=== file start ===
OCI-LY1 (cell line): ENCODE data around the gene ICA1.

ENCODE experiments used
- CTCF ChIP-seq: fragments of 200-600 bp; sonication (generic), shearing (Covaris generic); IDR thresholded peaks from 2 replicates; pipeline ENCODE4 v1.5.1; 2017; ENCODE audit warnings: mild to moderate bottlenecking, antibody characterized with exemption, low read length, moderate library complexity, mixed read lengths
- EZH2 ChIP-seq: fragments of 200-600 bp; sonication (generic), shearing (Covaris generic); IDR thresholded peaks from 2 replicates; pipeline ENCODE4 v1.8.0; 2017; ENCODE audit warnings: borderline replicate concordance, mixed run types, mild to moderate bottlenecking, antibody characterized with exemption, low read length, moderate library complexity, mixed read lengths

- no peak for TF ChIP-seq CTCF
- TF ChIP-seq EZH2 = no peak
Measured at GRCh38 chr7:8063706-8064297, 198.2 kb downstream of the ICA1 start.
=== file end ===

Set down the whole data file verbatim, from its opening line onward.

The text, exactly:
OCI-LY1 (cell line): ENCODE data around the gene ICA1.

ENCODE experiments used
- CTCF ChIP-seq: fragments of 200-600 bp; sonication (generic), shearing (Covaris generic); IDR thresholded peaks from 2 replicates; pipeline ENCODE4 v1.5.1; 2017; ENCODE audit warnings: mild to moderate bottlenecking, antibody characterized with exemption, low read length, moderate library complexity, mixed read lengths
- EZH2 ChIP-seq: fragments of 200-600 bp; sonication (generic), shearing (Covaris generic); IDR thresholded peaks from 2 replicates; pipeline ENCODE4 v1.8.0; 2017; ENCODE audit warnings: borderline replicate concordance, mixed run types, mild to moderate bottlenecking, antibody characterized with exemption, low read length, moderate library complexity, mixed read lengths

- no peak for TF ChIP-seq CTCF
- TF ChIP-seq EZH2 = no peak
Measured at GRCh38 chr7:8063706-8064297, 198.2 kb downstream of the ICA1 start.